Après le Déluge
The usual tsunami of new works of fiction is being published in France again this fall: 727, to be precise, 493 of them written in French, including 102 first novels. The hot ticket of the season, however, isn’t a novel, but one of the 600 non-fiction works: L’Aube, le Soir ou la Nuit (Flammarion), a portrait of French President Nicolas Sarkozy by playwright Yasmina Reza (of Art fame), who followed the hyperactive politician on the campaign trail for a year before his election. While it doesn’t reveal much that is new about Sarkozy, it has the French press buzzing with speculation about the identity of a character in the book called “G,” another presidential aspirant whom the left-leaning Reza is close to but has refused to name.
Books by many familiar authors are piling up on the nouveautés tables in French bookstores. Amélie Nothomb, who can always to be counted on to turn out a new novel, often high in shock value, offers Ni d’Eve ni d’Adam (Albin Michel), which the critics are hailing as the equal of her best-selling autobiographical novel Stupeur et Tremblements (1999). Both books are set in Tokyo (her birthplace), which she left as a young woman for Belgium, her parents’ native country, but the new one focuses on her relationship with her Japanese fiancé rather than her working life. The equally prolific Marie Darrieussecq brings us Tom Est Mort (POL), the story of a grieving mother who refuses to let the memory of her little boy die.
The death of a child, seen from a very different angle, is also the subject of the new book by another now-familiar female name on the literary scene: Mazarine Pingeot (the long-hidden love child of the late President Francois Mitterrand). Her Le Cimetière des Poupées (The Doll Cemetery, Albin Michel), written from the point of view of a mother who kills her newborn child and puts the body in the freezer, echoes last year’s news story of a women accused of doing exactly that (twice).
The Poivre d’Arvor fraternal writing team, Patrick and Olivier, is back again this year and hoping for a Prix Goncourt with another novel, J’ai Tant Rêvé de Toi (Albin Michel), the story of a young woman’s search for her father in Prague.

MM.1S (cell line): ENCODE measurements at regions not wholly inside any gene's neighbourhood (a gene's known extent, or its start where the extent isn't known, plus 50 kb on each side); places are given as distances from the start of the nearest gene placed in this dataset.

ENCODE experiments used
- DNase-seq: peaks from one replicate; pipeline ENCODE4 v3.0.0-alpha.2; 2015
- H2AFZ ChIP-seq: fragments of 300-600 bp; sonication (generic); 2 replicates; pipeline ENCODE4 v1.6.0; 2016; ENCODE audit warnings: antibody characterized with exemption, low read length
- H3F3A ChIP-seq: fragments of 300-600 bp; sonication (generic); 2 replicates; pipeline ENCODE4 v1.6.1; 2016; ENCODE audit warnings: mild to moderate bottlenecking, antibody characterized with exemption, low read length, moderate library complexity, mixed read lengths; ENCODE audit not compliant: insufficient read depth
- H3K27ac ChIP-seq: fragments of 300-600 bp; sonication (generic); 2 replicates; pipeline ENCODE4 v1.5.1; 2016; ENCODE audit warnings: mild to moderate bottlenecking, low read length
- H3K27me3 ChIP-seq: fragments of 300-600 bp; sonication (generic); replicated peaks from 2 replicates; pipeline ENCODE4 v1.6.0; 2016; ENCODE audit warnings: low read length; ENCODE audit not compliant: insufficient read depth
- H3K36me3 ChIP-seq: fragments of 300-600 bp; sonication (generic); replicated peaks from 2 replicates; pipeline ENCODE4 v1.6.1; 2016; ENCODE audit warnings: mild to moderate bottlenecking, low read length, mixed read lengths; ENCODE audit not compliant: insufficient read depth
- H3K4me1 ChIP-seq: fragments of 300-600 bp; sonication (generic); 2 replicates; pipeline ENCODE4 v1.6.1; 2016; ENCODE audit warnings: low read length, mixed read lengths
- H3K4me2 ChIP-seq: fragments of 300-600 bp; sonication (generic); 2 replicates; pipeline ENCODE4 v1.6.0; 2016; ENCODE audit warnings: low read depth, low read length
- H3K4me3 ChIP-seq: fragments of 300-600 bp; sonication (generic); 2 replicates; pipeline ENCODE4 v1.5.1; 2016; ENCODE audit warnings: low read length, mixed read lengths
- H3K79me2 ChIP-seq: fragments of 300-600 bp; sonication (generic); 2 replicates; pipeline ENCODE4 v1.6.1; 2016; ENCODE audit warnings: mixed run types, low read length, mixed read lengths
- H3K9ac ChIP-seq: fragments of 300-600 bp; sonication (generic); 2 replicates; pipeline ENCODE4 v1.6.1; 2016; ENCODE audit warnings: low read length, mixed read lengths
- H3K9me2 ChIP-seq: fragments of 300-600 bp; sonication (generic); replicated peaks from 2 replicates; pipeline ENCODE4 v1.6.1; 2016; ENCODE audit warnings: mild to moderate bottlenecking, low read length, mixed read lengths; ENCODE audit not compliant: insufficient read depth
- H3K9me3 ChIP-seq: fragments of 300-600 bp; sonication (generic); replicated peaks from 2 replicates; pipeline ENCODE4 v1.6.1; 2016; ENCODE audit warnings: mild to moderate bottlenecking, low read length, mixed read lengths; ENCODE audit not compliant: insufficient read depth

Another novel being tipped for a major literary prize is Olivier Adam’s A l’Abri de Rien (Editions de l’Olivier), about a woman who leaves her husband and two children to help illegal immigrants.
At least two books touch on the events of September 11, 2007: Frederic-Yves Jeannet’s Recouvrance, in which a man looks at current events through the filter of the past; and Maurice G. Dantec’s Artefact, Machines à Ecrire 1.0, three novellas by this author known for his literary science fiction and fascination with the dark side of human nature.
Belle-Soeur (Fayard), by the provocative and prolific Patrick Besson (who has some 40 books under his belt) explores a man’s love for his brother’s wife. Other big names on the bookstore tables will include Philippe Claudel, with Le Rapport Brodeck (Stock), in which a man in an unnamed German-speaking country investigates a massacre that occurred during World War II; and Philippe Sollers, with Un Vrai Roman, Mémoires (A Real Novel: Memoirs, Gallimard), who uses the title of his book to classify his memoirs as fiction.
If the literary prizes had a category for evocative titles, the winner might be Lydie Salvayre’s Portrait de l’Ecrivain en Animal Domestique (Seuil), about a fast-food billionaire who hires a novelist to lionize him; Patrick Modiano’s Dans le Café de la Jeunesse Perdue (In the Café of Lost Youth, Gallimard), in which a detective investigates the disappearance of a young women; Alain Fleischer’s Quelques Obscurcissements ; Leïla Marouane’s La Vie Sexuelle d’un Islamiste à Paris (Albin Michel); first novelist Boris Bergmann’s Viens là que Je te Tue Ma Belle (Scali); and Thomas Clerc’s Paris, Musée du XXIe Siècle (Gallimard).
According to the Nouvel Observateur’s survey of French booksellers, the book to watch out for this fall is Michèle Lesbre’s Le Canapé Rouge (Sabine Wespieser), about a woman who sets off on the Trans-Siberian Railway in search of a lost love while an elderly friend and neighbor waits at home on her red sofa for news of the trip.
One author with a new book hasn’t been heard from for some time: none other than Napoleon Bonaparte, who at the age of 26 penned Clisson et Eugénie (Fayard), a short romantic tale about a young military officer betrayed by his wife. And the author who brought you the novelized Napoleon, Max Gallo, gives the Sun King’s childhood the same treatment in Louis XIV.
Those unable or unwilling to read the hundreds of new books that will be jamming French bookstores this season can get the flavor of the stye of France’s leading literary lights and save a lot of time by reading Et Si C’Etait Niais (Chiflet & Cie) by Pascal Fioretto, a collection of clever, funny pastiches of the literary ticks of “Denis-Henri Lévy” (who sets out on a life-changing journey to the Right Bank of the Seine), “Mélanie Notlong,” “Christine Anxiot,” Fredéric Beisbéger,” “Fred Wargas” and “Bernard Werbeaux” and others.Favorite